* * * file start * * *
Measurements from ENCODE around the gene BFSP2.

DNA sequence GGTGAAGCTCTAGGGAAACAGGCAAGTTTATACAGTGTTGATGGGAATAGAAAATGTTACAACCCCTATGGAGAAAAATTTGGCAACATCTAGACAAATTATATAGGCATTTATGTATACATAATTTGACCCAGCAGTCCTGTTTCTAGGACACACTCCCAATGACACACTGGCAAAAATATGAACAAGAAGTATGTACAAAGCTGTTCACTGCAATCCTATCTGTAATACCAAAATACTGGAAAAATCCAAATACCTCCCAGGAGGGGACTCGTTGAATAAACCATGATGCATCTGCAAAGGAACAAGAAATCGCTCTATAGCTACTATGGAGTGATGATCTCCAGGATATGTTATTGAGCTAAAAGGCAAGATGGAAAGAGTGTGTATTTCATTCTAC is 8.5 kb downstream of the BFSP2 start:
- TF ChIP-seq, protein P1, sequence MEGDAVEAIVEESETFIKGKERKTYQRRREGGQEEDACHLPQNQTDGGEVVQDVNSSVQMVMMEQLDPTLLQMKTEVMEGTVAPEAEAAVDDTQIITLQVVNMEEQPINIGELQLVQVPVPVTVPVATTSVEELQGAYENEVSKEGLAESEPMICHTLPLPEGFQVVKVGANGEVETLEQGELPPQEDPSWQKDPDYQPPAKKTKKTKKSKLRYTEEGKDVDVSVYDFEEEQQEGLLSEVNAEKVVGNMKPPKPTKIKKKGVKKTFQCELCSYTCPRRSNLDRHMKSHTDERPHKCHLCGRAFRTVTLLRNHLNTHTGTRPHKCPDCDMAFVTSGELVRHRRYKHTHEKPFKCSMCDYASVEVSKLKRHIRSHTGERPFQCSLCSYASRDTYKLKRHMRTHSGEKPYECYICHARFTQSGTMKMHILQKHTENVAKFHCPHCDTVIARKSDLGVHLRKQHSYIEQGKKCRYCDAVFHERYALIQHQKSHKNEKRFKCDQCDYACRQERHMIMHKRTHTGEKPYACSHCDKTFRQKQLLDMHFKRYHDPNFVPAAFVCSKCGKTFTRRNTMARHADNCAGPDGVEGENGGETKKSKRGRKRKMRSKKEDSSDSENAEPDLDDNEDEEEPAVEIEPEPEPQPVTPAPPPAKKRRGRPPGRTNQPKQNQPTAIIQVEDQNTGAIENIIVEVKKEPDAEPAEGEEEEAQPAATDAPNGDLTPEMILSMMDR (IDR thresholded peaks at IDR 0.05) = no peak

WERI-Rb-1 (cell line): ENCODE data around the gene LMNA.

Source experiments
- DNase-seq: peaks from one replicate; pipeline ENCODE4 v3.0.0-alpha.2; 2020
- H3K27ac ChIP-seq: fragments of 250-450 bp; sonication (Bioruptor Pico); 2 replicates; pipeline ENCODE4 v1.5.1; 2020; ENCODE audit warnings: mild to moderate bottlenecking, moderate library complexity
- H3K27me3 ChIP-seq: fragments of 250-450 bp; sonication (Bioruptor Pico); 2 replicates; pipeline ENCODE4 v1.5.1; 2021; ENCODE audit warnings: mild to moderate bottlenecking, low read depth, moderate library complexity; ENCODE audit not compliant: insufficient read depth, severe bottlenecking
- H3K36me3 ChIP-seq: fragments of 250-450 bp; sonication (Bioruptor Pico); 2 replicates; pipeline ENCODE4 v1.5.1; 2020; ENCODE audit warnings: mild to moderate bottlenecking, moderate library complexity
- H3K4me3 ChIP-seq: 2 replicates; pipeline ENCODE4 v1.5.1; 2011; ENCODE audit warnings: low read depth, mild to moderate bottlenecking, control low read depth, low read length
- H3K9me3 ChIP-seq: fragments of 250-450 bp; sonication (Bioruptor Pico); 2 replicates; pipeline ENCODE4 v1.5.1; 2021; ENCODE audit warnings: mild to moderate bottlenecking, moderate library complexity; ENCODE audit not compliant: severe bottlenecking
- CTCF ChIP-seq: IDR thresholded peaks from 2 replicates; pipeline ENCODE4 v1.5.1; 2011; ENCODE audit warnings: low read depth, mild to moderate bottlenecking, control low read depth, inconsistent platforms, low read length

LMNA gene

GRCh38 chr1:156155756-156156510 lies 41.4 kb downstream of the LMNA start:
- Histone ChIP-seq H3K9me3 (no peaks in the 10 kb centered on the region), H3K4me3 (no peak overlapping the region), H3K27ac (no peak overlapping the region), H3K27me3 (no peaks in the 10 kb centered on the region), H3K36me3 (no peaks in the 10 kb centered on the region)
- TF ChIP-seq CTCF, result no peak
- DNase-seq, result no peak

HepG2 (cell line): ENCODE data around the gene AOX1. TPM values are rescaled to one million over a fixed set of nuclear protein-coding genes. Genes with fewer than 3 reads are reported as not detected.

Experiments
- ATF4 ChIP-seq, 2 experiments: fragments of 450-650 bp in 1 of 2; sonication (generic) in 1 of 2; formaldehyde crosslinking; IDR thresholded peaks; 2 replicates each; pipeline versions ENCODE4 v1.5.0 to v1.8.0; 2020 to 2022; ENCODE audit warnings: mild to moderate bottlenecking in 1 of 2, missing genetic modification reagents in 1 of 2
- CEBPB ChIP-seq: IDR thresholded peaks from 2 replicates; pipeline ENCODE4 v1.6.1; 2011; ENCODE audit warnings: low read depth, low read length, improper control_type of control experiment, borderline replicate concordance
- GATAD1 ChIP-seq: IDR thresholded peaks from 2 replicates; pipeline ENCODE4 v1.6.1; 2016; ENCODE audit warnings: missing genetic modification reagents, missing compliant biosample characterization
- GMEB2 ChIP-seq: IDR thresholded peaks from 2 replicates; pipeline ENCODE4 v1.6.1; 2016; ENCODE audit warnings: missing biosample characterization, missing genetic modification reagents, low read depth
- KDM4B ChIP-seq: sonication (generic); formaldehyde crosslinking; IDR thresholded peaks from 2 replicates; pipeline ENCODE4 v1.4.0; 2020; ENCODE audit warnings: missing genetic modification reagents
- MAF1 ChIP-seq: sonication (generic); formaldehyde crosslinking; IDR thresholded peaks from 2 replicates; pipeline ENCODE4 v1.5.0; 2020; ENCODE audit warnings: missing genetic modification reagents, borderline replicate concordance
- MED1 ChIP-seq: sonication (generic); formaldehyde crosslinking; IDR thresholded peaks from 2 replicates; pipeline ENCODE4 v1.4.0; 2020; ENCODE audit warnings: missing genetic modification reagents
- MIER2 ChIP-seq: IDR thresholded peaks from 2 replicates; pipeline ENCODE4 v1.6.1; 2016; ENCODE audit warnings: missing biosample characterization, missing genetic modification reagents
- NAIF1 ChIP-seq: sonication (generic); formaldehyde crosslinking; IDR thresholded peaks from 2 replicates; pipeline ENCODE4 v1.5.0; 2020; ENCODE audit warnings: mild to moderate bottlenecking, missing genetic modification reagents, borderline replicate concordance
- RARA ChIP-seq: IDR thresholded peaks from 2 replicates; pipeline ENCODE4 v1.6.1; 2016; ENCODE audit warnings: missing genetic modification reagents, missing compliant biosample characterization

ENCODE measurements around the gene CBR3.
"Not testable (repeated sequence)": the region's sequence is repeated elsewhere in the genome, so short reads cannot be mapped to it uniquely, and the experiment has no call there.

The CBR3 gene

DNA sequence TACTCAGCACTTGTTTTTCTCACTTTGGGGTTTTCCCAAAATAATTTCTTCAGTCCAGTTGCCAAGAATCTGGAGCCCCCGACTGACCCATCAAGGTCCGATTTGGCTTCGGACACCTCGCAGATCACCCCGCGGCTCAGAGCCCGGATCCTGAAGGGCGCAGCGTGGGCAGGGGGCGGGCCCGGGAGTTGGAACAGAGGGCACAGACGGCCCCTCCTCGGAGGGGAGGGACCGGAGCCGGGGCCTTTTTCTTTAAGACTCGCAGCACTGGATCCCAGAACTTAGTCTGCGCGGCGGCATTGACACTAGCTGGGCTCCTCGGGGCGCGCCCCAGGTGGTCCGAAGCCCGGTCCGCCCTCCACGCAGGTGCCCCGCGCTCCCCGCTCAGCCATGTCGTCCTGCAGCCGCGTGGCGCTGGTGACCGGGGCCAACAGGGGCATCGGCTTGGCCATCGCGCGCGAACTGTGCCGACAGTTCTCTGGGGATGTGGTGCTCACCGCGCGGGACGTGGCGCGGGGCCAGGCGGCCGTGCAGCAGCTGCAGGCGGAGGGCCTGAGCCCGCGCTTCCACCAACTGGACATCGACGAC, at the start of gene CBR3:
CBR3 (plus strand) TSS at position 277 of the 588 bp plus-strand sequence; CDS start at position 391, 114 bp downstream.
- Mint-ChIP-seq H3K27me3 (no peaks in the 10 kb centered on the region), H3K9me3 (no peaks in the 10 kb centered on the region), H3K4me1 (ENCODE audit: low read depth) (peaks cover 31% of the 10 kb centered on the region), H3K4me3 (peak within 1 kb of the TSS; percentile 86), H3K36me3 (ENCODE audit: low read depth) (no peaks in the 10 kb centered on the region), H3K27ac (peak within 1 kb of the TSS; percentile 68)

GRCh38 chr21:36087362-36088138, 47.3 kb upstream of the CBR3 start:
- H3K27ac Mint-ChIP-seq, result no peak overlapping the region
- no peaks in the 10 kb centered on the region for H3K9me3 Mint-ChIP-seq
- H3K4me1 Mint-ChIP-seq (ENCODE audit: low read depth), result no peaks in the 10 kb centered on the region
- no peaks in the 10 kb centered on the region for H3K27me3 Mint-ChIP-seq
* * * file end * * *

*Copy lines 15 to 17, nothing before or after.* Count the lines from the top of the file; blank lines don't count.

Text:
- Histone ChIP-seq H3K9me3 (no peaks in the 10 kb centered on the region), H3K4me3 (no peak overlapping the region), H3K27ac (no peak overlapping the region), H3K27me3 (no peaks in the 10 kb centered on the region), H3K36me3 (no peaks in the 10 kb centered on the region)
- TF ChIP-seq CTCF, result no peak
- DNase-seq, result no peak